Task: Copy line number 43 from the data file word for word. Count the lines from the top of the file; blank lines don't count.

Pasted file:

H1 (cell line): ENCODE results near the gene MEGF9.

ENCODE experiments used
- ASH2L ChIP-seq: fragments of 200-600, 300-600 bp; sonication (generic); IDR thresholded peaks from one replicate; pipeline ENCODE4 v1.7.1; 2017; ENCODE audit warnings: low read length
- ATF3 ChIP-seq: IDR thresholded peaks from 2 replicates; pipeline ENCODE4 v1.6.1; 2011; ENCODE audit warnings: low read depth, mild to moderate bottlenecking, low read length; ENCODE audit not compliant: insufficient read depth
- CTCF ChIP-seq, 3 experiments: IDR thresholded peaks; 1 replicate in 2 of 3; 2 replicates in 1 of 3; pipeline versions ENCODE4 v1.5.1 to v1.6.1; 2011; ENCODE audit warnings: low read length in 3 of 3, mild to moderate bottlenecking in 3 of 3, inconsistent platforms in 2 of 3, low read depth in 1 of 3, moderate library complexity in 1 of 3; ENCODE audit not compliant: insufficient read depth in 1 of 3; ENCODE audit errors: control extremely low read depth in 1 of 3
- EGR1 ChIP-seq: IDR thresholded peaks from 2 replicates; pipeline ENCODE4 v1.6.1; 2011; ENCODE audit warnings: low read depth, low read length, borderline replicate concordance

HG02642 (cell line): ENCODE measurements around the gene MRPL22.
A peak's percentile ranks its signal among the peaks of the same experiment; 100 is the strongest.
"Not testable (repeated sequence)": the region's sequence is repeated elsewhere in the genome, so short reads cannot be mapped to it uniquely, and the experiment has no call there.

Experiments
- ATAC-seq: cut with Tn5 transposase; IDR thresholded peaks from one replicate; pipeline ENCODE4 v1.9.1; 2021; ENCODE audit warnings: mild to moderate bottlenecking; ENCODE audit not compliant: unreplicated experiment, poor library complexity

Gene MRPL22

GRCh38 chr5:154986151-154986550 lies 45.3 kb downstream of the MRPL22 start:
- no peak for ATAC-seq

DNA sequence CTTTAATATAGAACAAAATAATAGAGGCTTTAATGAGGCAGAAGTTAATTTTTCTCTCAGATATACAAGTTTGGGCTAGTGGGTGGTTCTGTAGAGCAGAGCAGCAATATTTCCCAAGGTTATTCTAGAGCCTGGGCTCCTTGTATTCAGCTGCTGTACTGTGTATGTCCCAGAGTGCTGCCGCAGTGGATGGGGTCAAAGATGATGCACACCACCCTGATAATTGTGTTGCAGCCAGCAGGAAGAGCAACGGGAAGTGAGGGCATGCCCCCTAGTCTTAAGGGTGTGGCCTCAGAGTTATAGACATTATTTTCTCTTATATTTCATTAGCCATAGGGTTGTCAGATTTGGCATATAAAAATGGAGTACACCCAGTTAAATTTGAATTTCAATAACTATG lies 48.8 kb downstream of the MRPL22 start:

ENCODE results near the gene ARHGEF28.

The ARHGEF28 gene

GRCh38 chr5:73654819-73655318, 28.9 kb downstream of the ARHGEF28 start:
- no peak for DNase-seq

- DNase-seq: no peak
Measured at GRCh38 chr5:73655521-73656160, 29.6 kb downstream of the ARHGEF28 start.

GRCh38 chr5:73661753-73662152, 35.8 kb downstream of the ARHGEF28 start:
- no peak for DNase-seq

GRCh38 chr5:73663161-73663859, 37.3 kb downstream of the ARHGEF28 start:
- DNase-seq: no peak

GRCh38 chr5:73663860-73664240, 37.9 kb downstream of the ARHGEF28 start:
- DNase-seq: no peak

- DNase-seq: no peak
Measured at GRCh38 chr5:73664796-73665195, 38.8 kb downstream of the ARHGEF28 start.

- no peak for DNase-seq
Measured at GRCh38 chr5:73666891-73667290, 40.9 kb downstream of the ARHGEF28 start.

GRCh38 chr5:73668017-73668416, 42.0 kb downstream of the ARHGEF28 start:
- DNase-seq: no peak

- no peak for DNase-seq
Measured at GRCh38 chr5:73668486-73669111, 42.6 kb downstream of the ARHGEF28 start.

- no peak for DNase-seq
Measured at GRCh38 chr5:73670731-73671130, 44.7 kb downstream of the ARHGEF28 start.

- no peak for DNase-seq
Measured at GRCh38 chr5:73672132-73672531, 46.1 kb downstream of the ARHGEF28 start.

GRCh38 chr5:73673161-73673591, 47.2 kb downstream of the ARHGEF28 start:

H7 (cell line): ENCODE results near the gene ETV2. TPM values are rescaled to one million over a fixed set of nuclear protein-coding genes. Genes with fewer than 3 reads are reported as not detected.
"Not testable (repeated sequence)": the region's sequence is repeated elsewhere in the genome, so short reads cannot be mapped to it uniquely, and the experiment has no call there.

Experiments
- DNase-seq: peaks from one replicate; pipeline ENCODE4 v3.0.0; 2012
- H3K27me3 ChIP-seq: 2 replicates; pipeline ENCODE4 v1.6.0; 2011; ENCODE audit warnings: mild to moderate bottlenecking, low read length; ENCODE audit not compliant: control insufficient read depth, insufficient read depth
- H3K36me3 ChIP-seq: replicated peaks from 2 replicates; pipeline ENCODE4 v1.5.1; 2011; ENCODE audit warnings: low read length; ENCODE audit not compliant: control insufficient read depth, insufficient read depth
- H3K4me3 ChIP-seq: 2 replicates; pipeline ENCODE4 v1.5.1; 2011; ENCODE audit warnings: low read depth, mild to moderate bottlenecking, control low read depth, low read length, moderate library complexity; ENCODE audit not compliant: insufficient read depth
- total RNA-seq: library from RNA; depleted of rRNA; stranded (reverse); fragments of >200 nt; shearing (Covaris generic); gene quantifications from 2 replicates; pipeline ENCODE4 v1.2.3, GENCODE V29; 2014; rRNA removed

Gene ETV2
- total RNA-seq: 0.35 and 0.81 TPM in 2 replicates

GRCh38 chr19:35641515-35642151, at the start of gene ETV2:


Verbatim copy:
Experiments